Milk producers may have to wait for price recovery

October 22nd, 2014


Category: Dairy

Milk-Trio450x299(Agrimoney) – Milk producers may have to wait until 2016 to see a revival in prices, US farm officials said, forecasting continued rises in output from New Zealand, the top exporting country, despite lower values.

“The good times for dairy farmers have gone away,” the US Department of Agriculture bureau in Wellington, New Zealand said, highlighting the drop in expectations for returns for the country’s producers.

Auckland-based Fonterra, the world’s biggest dairy exporter, has forecast a 37% plunge to NZ$5.30 per kilogramme of milk solids in its payments to milk producers in 2014-15, and even this figure “would be in jeopardy… if export prices remain at their current levels”, the bureau said.

Prices at GlobalDairyTrade, the benchmark dairy auction run by Fonterra, have near-halved this year, undermined by strong production in New Zealand and other major exporters, such as the European Union, at a time when Chinese importers have retreated after a stock-building programme.

Lagging production depressant

However, lower prices are “unlikely” to depress New Zealand milk production in calendar 2014, when volumes remain supported by good weather for pasture and farmers’ preparations, made when values were high, to maximise output.

Indeed, the bureau estimated New Zealand dairy output for 2014 at 21.74m tonnes, 298,000 tonnes above the USDA’s official forecast.

For 2015, while low dairy prices will curtail milk output, as farmers adopt cost-saving measures such as saving on feed and selling cull cows early for slaughter, production will still rise 1.8% to a record 22.12m tonnes, the bureau said, in its first estimate for next year.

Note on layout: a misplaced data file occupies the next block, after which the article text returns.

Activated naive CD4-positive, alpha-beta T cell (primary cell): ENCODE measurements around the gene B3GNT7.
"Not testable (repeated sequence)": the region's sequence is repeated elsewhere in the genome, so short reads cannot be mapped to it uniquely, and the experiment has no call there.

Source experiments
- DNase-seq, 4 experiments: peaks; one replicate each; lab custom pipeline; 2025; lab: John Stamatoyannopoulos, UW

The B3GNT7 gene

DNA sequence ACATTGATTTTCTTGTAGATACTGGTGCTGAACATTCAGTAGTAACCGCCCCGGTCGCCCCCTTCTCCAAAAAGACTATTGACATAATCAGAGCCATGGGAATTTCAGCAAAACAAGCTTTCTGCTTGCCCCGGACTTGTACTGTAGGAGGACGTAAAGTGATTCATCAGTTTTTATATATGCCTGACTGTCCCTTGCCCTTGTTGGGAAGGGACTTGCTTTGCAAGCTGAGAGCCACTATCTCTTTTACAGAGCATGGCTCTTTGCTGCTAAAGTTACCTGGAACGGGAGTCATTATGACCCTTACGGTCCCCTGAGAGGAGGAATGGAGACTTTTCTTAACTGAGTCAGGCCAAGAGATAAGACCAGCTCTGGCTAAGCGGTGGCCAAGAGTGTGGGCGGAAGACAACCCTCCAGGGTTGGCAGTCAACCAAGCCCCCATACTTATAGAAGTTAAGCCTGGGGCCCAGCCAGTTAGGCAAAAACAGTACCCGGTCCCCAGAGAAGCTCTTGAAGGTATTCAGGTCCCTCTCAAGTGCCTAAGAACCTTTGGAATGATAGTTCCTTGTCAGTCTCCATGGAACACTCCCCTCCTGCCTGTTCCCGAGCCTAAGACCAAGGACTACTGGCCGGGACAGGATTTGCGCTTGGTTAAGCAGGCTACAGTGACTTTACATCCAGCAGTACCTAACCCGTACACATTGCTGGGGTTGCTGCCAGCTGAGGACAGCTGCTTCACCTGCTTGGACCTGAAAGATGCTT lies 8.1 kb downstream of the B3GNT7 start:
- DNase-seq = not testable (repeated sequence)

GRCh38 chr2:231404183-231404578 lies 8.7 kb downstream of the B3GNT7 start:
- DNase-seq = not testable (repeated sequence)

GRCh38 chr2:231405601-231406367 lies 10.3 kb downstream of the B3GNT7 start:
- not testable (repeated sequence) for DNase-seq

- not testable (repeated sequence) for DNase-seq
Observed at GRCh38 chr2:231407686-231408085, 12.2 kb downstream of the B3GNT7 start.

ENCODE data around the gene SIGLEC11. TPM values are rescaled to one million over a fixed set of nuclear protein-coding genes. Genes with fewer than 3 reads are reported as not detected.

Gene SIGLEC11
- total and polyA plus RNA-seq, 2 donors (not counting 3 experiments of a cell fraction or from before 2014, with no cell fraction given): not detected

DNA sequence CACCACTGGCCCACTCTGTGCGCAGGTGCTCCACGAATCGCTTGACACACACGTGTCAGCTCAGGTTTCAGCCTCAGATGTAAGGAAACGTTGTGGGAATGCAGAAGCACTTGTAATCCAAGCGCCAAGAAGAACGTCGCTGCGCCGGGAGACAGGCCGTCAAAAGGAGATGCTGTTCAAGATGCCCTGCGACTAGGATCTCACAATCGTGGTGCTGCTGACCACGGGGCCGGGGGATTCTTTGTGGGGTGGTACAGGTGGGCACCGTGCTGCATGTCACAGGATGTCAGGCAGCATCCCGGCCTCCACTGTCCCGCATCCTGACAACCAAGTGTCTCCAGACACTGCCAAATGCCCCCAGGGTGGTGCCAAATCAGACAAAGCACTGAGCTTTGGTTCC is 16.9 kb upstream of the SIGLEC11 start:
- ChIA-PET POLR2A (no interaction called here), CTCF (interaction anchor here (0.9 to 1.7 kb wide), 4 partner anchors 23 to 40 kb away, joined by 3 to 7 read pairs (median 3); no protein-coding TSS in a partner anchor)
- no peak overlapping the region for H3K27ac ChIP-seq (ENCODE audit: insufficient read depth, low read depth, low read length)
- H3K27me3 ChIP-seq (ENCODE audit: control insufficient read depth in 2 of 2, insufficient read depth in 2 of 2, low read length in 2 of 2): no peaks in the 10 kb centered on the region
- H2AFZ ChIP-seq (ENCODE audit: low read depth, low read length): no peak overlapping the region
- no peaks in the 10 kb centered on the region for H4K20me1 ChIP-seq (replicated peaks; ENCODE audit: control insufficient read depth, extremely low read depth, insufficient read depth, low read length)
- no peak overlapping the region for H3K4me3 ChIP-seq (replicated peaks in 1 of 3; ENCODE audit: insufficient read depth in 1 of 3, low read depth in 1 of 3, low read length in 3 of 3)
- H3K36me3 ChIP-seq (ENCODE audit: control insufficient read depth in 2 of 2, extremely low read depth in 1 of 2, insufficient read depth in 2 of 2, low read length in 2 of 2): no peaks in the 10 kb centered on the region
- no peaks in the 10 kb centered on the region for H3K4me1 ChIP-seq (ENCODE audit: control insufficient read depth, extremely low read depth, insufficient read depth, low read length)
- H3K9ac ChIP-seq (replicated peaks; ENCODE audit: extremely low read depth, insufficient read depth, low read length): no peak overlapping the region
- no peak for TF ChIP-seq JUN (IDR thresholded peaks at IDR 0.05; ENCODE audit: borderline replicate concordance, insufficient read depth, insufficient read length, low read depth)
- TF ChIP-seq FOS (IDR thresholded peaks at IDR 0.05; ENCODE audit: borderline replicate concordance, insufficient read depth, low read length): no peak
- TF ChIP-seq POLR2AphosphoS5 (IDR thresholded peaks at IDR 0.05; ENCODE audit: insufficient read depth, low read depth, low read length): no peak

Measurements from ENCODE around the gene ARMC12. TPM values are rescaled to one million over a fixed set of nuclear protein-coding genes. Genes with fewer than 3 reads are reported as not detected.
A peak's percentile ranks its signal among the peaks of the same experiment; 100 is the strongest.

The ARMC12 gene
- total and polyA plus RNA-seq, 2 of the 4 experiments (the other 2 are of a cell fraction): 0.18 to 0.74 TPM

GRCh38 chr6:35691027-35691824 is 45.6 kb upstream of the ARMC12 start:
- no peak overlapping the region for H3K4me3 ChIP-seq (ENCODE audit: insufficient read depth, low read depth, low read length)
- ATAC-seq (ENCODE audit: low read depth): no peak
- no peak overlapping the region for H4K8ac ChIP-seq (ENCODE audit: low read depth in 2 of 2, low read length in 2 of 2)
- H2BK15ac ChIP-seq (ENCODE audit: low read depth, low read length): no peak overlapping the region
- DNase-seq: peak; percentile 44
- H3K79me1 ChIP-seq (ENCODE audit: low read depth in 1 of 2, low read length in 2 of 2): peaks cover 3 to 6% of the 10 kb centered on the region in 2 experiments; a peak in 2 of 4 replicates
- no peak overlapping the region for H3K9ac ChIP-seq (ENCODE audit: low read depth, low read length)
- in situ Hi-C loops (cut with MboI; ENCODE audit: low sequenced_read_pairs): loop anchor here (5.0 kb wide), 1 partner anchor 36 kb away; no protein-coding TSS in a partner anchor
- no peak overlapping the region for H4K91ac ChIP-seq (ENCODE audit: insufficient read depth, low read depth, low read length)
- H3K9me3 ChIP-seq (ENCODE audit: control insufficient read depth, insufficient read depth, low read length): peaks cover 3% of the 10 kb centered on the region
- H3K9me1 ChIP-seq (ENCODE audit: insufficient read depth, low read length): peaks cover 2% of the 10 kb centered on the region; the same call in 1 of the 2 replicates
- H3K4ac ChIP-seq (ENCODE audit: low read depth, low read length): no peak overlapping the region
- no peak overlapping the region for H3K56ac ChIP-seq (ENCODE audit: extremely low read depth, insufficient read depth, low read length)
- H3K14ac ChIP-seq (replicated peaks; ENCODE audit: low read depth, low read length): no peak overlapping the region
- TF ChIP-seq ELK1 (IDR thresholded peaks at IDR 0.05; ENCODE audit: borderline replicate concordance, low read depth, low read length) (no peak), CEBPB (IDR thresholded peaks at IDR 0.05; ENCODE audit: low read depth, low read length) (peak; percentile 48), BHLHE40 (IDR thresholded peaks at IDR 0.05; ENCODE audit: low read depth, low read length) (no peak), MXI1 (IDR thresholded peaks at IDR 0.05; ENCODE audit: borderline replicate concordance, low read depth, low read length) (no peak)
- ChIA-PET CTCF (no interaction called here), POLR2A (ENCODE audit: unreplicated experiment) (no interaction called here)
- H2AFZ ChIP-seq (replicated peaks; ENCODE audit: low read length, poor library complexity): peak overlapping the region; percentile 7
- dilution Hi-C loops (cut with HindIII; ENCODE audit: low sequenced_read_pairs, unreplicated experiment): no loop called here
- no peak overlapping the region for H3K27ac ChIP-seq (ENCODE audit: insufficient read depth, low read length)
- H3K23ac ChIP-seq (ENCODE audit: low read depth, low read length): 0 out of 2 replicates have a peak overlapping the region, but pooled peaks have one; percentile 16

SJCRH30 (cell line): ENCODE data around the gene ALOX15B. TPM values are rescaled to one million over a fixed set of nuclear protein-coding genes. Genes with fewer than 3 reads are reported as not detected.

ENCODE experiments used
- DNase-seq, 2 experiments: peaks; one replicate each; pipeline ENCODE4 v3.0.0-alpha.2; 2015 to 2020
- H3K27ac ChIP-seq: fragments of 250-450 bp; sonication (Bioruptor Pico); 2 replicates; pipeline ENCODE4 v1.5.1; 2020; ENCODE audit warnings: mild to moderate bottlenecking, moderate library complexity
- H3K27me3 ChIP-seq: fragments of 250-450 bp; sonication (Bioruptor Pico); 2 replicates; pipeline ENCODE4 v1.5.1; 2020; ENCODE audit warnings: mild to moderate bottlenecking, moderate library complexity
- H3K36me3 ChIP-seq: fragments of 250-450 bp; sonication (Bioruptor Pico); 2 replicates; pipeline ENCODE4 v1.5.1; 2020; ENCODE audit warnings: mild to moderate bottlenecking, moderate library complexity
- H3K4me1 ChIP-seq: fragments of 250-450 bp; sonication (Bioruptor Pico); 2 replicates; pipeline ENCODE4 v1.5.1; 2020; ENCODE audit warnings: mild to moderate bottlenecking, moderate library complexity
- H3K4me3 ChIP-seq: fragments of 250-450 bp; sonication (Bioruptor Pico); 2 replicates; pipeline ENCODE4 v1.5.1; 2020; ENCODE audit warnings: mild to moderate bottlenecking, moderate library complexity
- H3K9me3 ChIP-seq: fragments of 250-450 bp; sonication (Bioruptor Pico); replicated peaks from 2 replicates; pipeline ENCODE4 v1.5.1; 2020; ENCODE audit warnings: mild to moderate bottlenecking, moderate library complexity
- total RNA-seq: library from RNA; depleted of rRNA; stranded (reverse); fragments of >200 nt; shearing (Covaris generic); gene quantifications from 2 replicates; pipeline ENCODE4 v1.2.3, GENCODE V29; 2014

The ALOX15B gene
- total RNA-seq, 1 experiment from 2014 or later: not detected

The forecast includes an assumption of a 0.9% rise to 5.14m head in cow numbers – but with farmers’ cost-savings depressing productivity growth, through the likes of genetic and feed improvements, below its recent rate of 1.5% a year.

Payout prospects

The prospect of a slow recovery in prices tallies with historical moves, which suggest New Zealand’s farmgate milk payouts moving “in a three-year cycle between peaks”, the bureau said.

“It is quite conceivable that any recovery in [dairy] prices during 2014-15 will be minor and the 2015-16 milk solids payout won’t be significantly greater than the payout in 2014-15.”

The bureau actually pencilled in farmers receiving NZ$6.50 per kilogramme of milk solids next season, above this season’s expected level, but a little below the long-term average.

However, it raised the potential for a payout which would leave farmers “very concerned”, and leaving their expenditure “very tightly controlled”.

Powder inventories

The bureau forecast a continuing build in New Zealand’s stocks of whole milk powder, its prime export product, thanks to the rising liquid milk production and China’s retreat from imports.

Whole milk powder inventories as of the end of 2014 were forecast at a record 200,000 tonnes, up 27% year on year, rising more slowly to 220,000 tonnes by the close of next year as Chinese demand recovers.

For 2014, “trade sources indicate that there are considerable unsold stocks in China which is reducing Chinese demand for imports considerably.

“This is allowing the second-tier purchasers back into the market at significantly reduced prices, but it is thought that the increased purchasing by these countries won’t be enough to counterbalance the Chinese reductions.”

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